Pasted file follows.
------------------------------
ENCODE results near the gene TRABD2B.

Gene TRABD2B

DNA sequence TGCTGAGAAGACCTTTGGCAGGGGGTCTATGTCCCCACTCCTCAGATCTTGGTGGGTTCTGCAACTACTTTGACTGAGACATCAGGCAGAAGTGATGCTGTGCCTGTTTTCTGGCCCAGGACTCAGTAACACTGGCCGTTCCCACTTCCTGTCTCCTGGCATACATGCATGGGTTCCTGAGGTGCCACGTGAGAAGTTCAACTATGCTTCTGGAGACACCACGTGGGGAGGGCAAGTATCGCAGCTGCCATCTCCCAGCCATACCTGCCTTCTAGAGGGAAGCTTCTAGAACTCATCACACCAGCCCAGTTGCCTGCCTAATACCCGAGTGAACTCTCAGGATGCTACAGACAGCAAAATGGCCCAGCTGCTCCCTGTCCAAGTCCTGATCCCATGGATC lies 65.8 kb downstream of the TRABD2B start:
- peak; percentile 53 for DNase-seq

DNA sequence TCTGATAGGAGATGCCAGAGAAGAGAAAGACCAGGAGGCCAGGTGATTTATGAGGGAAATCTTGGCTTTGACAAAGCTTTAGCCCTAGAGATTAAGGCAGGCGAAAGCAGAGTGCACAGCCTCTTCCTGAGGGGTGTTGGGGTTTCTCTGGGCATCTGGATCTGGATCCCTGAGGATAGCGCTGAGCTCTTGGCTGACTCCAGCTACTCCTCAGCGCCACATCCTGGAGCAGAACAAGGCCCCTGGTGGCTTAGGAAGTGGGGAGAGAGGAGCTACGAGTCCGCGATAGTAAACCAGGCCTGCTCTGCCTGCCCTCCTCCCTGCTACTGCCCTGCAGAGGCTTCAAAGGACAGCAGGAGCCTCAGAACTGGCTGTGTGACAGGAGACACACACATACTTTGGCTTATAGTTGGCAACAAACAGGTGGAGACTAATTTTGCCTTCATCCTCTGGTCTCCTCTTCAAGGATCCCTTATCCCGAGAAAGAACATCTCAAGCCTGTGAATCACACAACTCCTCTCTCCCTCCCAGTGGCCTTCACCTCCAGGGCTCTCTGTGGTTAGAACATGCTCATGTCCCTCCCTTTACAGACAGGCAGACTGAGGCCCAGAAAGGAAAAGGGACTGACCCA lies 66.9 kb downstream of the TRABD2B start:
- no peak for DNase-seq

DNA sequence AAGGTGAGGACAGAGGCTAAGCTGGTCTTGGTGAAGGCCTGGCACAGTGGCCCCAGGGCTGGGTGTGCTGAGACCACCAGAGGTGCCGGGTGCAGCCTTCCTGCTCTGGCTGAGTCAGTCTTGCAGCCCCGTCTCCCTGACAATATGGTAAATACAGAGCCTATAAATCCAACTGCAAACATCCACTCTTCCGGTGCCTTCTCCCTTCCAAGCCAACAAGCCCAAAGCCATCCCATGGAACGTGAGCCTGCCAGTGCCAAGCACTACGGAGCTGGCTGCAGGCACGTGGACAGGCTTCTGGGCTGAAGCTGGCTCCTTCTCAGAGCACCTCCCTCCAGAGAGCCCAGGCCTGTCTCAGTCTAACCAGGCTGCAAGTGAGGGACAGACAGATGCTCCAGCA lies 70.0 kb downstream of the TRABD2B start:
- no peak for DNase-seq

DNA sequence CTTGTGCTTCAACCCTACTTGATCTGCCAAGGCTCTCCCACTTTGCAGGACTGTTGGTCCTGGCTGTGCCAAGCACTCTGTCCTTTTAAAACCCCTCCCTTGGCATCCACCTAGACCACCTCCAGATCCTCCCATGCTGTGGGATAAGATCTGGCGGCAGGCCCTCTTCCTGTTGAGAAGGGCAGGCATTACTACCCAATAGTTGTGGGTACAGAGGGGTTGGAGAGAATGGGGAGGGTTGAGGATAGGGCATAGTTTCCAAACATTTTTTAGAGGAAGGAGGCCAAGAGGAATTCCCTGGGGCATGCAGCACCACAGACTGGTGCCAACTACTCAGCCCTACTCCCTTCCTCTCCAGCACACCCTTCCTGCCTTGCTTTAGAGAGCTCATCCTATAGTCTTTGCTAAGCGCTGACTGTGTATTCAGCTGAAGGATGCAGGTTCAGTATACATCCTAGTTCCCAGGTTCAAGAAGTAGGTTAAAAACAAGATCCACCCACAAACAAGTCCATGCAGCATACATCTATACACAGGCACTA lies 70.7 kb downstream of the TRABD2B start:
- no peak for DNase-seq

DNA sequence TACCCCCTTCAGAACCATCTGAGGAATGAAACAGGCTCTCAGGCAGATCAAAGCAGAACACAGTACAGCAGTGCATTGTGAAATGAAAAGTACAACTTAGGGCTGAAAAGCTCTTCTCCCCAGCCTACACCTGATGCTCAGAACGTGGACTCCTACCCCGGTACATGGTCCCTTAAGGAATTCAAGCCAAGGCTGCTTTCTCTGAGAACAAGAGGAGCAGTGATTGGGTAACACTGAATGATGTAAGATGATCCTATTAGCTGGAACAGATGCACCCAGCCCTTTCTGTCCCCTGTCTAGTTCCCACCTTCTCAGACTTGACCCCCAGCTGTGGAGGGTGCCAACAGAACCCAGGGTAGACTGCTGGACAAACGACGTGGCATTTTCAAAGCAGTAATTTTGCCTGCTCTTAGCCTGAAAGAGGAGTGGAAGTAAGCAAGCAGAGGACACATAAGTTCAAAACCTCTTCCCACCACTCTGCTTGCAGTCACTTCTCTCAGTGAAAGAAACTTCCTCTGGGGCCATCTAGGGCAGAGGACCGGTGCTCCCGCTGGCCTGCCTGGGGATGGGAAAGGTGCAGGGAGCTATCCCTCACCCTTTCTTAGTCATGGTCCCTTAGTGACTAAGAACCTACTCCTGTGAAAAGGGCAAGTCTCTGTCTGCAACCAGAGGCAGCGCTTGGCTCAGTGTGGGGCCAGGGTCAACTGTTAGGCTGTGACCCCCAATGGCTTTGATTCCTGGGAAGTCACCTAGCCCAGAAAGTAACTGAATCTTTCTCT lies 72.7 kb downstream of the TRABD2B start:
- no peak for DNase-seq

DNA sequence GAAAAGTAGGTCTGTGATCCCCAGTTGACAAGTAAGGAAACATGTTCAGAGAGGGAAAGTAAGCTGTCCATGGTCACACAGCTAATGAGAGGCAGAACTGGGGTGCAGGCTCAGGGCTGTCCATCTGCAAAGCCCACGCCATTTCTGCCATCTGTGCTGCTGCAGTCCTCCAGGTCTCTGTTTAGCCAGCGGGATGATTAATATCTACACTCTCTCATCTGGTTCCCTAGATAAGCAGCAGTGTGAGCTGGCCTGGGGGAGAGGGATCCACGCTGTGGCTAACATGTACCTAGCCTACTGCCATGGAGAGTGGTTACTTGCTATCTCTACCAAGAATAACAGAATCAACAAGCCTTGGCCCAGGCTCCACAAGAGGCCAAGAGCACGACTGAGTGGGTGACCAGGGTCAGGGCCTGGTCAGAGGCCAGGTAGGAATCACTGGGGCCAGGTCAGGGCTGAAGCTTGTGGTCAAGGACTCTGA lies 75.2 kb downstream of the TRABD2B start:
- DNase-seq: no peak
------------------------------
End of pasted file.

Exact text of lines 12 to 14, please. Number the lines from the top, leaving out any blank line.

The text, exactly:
- no peak for DNase-seq

DNA sequence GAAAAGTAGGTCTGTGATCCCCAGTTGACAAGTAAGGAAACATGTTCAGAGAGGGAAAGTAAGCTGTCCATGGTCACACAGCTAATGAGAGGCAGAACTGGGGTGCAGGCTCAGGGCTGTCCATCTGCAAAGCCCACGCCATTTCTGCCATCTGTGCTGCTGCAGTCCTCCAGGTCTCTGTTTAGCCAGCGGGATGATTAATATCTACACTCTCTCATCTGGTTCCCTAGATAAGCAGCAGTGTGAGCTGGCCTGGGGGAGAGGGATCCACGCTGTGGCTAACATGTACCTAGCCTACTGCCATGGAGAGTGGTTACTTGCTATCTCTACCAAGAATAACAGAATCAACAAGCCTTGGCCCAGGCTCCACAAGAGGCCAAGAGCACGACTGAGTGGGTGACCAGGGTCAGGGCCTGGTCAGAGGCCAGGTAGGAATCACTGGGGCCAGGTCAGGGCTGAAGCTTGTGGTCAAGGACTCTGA lies 75.2 kb downstream of the TRABD2B start:
- DNase-seq: no peak